Nigella Lawson vs. real women

Nigella Lawson vs. real women

See how many of them you think are true……

1. Nigella’s Way
Stuff a miniature marshmallow in the bottom of a sugar cone to prevent ice-cream drips.
The Real Woman’s Way
Just suck the ice cream out of the bottom of the cone, for Goodness sake. You are probably lying on the couch with your feet up eating it anyway.

2. Nigella’s Way
To keep potatoes from budding, place an apple in the bag with the potatoes.
The Real Woman’s Way
Buy Smash and keep it in the cupboard for up to a year.

3. Nigella’s Way
When a cake recipe calls for flouring the baking tin, use a bit of the dry cake mix instead and there won’t be any white mess on the outside of the cake.
The Real Woman’s Way
Tesco sell cakes. They even do decorated versions.

4. Nigella’s Way
If you accidentally over-salt a dish while it’s still cooking, drop in a potato slice.
The Real Woman’s Way
If you over salt a dish while you are cooking, that’s tough!  Please recite with me the Real Woman’s motto: ‘I made it and you will eat it and I don’t care how bad it tastes.’

5. Nigella’s Way
Wrap celery in aluminium foil when putting in the refrigerator and it will keep for weeks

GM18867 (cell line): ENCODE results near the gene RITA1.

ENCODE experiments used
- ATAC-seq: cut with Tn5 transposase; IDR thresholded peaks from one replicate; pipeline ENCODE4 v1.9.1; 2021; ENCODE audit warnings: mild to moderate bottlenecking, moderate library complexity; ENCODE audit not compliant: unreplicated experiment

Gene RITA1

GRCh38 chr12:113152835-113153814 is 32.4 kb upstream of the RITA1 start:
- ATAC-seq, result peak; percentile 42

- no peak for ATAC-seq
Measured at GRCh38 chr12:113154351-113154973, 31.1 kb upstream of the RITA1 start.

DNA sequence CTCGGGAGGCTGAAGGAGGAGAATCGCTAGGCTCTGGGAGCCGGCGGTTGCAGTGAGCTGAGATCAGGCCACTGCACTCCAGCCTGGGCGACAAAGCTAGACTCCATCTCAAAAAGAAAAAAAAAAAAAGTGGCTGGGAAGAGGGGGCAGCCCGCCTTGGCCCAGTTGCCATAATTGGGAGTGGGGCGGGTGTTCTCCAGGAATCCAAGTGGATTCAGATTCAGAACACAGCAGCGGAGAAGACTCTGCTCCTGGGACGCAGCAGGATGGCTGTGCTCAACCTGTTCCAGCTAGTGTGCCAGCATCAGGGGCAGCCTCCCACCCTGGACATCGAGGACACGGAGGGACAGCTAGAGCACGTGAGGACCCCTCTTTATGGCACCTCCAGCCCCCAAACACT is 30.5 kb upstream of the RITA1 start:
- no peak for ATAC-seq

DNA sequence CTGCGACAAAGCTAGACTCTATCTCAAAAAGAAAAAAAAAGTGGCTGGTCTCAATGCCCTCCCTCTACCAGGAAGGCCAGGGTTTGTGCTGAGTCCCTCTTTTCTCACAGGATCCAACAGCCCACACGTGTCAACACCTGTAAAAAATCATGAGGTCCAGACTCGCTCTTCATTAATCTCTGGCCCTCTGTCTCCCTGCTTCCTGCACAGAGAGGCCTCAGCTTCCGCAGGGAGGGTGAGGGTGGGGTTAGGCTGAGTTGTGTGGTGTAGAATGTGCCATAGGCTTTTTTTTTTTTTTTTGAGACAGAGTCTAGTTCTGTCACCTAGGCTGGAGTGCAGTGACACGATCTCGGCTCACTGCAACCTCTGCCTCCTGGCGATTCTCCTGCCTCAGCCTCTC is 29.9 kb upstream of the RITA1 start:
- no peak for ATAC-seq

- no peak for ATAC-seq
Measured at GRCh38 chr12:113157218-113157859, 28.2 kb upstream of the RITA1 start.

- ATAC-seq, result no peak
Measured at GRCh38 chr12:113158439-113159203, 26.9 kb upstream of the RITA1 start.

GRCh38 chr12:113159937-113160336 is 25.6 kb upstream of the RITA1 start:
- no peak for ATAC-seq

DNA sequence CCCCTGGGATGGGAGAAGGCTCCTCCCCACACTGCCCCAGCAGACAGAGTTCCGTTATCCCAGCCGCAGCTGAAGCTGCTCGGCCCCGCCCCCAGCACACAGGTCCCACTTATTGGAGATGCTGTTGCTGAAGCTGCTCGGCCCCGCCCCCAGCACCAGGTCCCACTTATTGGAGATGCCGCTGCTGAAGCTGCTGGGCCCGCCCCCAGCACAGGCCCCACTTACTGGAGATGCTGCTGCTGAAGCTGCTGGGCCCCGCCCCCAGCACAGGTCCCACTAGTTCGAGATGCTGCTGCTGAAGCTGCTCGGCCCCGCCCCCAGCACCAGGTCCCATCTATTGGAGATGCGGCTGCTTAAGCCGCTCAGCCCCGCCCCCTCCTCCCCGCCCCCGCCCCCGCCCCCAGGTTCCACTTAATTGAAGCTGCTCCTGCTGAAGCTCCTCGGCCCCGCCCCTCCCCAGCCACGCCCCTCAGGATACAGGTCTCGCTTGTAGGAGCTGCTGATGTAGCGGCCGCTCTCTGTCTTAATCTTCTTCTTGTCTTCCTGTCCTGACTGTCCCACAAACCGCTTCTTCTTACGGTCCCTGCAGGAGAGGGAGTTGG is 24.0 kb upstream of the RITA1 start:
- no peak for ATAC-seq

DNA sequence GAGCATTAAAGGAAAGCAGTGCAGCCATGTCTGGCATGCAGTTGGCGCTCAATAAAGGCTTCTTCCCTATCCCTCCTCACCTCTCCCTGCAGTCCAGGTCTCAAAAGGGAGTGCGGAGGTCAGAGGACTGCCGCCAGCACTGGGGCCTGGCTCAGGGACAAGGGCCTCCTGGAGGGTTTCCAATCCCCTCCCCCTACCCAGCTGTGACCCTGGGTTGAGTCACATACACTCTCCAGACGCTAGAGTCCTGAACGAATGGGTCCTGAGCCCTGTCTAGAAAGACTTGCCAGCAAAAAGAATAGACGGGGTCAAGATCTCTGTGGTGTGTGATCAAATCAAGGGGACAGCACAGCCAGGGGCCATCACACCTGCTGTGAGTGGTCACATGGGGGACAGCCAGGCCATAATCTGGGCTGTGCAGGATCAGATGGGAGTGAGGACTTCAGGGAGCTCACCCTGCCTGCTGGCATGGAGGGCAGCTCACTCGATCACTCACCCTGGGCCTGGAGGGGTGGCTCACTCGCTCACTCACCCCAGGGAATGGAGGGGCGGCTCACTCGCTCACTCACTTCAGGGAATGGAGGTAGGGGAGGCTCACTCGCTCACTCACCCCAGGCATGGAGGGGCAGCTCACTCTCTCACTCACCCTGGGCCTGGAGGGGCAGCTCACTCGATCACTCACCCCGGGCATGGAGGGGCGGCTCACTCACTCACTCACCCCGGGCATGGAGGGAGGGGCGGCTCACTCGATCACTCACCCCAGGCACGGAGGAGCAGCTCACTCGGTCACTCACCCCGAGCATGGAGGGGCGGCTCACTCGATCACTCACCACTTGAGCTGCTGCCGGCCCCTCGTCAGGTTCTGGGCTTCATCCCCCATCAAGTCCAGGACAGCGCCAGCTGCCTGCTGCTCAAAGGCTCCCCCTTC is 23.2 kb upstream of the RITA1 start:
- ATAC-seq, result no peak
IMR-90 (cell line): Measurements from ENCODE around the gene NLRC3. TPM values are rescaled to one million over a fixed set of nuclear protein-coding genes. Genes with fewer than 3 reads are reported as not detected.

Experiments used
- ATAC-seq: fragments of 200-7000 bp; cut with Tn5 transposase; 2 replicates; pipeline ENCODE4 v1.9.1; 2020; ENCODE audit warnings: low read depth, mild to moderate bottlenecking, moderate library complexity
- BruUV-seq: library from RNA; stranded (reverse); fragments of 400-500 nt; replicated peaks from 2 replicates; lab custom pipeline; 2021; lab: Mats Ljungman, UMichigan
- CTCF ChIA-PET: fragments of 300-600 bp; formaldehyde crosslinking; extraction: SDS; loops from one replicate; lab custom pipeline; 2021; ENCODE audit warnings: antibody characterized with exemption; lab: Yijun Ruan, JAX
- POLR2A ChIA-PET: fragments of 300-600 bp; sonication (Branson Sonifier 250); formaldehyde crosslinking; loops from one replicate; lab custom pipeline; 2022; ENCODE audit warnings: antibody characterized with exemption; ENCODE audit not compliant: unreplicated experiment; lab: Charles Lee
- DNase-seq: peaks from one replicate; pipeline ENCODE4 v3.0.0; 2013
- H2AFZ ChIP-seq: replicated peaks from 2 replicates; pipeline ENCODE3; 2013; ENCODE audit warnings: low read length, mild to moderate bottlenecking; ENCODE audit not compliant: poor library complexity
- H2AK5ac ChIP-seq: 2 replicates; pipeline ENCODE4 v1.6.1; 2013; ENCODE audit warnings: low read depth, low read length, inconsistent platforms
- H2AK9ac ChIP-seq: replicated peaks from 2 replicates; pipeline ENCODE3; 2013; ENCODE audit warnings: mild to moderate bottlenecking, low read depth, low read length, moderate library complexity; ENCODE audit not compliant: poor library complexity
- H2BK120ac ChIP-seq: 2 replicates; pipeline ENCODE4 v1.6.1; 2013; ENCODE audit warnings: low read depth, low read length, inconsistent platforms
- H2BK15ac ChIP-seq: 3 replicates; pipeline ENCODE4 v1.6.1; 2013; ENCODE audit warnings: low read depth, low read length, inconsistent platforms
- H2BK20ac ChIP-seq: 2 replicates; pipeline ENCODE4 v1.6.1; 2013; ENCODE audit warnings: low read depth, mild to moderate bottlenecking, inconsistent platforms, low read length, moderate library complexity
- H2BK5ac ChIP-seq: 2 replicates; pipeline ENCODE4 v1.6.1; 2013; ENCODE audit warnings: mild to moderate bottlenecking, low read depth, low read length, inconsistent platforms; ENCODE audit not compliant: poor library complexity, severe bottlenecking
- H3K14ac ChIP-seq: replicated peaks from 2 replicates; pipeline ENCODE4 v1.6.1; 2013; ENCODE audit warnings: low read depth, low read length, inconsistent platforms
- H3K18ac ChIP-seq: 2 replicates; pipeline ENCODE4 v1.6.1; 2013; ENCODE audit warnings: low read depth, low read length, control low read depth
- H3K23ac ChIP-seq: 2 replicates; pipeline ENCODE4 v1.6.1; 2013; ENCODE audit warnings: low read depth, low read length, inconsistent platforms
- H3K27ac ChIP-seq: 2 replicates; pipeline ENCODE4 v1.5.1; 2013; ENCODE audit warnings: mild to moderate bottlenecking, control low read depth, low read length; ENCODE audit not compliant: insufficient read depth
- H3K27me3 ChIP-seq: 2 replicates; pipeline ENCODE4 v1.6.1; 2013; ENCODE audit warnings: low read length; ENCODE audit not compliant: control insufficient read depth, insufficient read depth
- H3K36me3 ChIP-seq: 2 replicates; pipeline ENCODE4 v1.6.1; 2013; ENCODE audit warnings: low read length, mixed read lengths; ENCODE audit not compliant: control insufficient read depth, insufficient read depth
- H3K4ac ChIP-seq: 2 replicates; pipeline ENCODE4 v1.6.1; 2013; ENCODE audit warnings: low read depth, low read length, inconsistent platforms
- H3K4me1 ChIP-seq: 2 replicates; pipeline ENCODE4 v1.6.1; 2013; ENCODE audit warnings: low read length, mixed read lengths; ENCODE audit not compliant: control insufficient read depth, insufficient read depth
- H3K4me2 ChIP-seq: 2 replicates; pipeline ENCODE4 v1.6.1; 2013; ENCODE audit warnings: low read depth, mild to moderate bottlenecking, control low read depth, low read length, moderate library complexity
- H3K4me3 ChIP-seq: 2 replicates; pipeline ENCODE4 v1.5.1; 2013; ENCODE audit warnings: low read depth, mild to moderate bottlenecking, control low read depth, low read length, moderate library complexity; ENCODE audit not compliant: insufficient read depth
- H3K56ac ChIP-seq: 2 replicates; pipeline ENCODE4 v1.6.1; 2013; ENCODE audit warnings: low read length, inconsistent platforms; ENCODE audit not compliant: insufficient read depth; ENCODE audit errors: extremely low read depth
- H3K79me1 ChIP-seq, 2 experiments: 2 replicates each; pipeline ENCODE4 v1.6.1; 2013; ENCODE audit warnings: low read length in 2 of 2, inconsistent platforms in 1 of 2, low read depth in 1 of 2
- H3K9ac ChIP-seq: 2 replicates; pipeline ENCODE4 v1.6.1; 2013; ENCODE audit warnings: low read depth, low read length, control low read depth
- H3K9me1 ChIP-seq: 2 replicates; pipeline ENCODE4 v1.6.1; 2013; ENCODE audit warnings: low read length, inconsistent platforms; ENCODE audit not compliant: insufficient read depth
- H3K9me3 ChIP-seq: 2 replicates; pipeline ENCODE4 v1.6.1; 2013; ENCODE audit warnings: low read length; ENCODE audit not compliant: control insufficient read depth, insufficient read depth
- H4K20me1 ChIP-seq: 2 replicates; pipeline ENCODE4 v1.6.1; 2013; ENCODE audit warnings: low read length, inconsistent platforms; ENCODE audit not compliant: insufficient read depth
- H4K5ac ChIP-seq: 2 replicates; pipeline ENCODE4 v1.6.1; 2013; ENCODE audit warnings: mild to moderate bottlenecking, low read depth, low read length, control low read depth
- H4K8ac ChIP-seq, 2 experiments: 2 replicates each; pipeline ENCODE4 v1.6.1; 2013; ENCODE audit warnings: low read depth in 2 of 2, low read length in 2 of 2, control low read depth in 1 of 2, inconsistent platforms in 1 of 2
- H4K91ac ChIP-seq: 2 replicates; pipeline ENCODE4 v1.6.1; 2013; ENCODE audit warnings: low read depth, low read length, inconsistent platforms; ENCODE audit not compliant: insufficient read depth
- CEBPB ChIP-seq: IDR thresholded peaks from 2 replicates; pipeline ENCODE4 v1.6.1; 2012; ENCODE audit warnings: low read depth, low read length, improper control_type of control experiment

The Real Woman’s Way
It could keep forever. Who eats it?

6. Nigella’s Way
Cure for headaches: Take a lime, cut it in half and rub it on your forehead. The throbbing will go away.
The Real Woman’s Way
Cure for headaches: Take a lime, cut it in half and drop it in 8 ounces of vodka: Drink the vodka. You might still have the headache, but you won’t care

7. Nigella’s Way
If you have a problem opening jars, try using latex dishwashing gloves. They give a non-slip grip that makes opening jars easy.
The Real Woman’s Way
Why do I have a man?

8. Nigella’s Way
Freeze leftover wine into ice cubes for future use in casseroles
The Real Woman’s Way
Left over wine???? Helllloooo

Well, most of them sound spot on to me.   ‘Specially the last one!

The Office Party

From the Here is the City website, a note from ‘The Management’ re the possibility of a Christmas party:

‘As you are already aware, due to the fact that investors are upset with us over the firm’s stock price (and the government is pretty miffed as it had to bail us out), earlier this year we decided to cancel our annual staff Christmas bash.